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This is Blue Peter, but mini.
Expect epic adventures, makes, bakes, badges,
pets, presenters and your post.
We've only got five minutes, so get ready for your Blue Peter adventure.
I'm standing on one of the biggest construction sites in Europe.
Crossrail is running new train tunnels across the city
which in itself is pretty impressive,
but there is so much more to this story.
And to find out, I've got to go to down there.
Crossrail is a brand-new underground train line
being built beneath the streets of central London.
Look at this, look at the size of the place!
Costing over £14 billion to construct, this super-sized project
will tunnel 26 miles across the city at depths of up to 40 metres.
Now, if you're going to dig this deep and this far in a city this old,
you're going to find some pretty incredible stuff.
I don't know, like an ancient burial site, for example.
Lying directly in the path of the tunnels is a huge graveyard
near Liverpool Street station, known as the Bedlam Burial Ground.
This is the final resting place for thousands of Londoners, dating back
to the 16th century, and includes patients from the Bedlam Hospital.
So far over 3,000 skeletons have been found, turning this
building site into one of the UK's biggest archaeological digs.
What is archaeology? It's much more than just digging stuff up, isn't it?
Yeah, archaeology is the study of the entire history of humankind,
so from the very earliest days, when people were making
the first stone tools,
right up to a burial ground like this.
Can you talk me through HOW you dig up a skeleton? What's the process?
Initially all the modern soils can come off with a machine,
but once we get down to that level of the first burial
it's about taking over with very careful hand tools,
trowels and brushes,
to carefully pull the soil back away from every individual skeleton.
Well, obviously this is Blue Peter - I've got my gloves on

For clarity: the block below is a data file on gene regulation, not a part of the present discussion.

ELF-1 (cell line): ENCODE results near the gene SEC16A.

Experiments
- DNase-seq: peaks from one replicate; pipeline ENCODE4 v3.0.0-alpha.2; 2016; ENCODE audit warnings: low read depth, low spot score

and I'd love to help out if I can.
Well, let's go and have a look at one of the burials we're excavating
at the back of the site there, and perhaps you can take
some of the soil away and put it in a barrow for us.
-If it's taking soil away, I'm your man. Let's do it.
-Let's do it.
What Jay didn't tell me was just how much earth needs clearing.
In total, over three million tonnes of the stuff is being removed
to make room for the new tunnels.
Yeah, it's a dirty job but someone's got to do it.
There we go.
One down, about four million to go.
Of the 3,000 skeletons the team have already uncovered,
many were victims of the infamous Plague, or Black Death, that swept
through London and in 1665 claimed the lives of around 100,000 people.
This is one of the individual graves that we're excavating.
Alexa's just cleaning off the final part of the top of the coffin.
And what is really exciting about it is we've got initials
appearing on top of the coffin lid.
What you can see, probably make out, is an R there,
possibly an O, a C or a G -
it's been disturbed - and then a number there.
So this would have recorded the initials of the person
and the date they were buried.
What an amazing discovery!
So while the team continue their work, I went to find out what
happens to the remains once they've been excavated from the site.
First of all, the bones need to be carefully cleaned
and dried, by a team from the Museum of London, before they're sorted
and prepared for further examination.
How do you actually go from having trays which are just jumbled up
pieces of bones and skeleton to putting them all together
and telling a story?
Basically you lay the individual out bone by bone
in anatomical position.
It's really incredible what an expert like Don
can tell from studying these bones.
Well, we can tell they lived
until they were probably between 20 and 30 years of age.
We can look at the spine - that tells us that
they basically walked with a bent back.
You can tell that they had
a reasonably soft diet - the teeth aren't that worn.
So this person didn't eat a lot of sweets?
Cos the teeth are actually in very good condition.
We know that most of these individuals weren't really
that rich, and although sugar HAD been introduced in this period,
it was quite expensive.
So whilst the wealthy could tuck into plenty of sugar,
the poor didn't have quite so much access to it.
Well, if we move on to our next guy over here.
That looks like an impact or some kind of injury.
Something has hit the skull in this area
and caused the bone to be depressed.
It's a very serious injury
and would have required quite extreme force.
However, we can tell from
the smooth edges of the bone that
actually this individual survived.
-It shows that even with quite nasty injuries you could survive,
even in those days.
It's quite amazing how you can tell so much from so little, isn't it?
These are just some of the amazing discoveries being made by the team,
and they give so many clues about life in London hundreds of years ago.
When this dig is complete,
some of their finds will be displayed in the Museum of London
and the Natural History Museum for everyone to come and see.
Isn't it fascinating to think that something as new as a modern
railway station can unearth so much about our past?
It makes you wonder, doesn't it -
what other secrets are hidden underneath our feet?
Join in every Thursday on CBBC.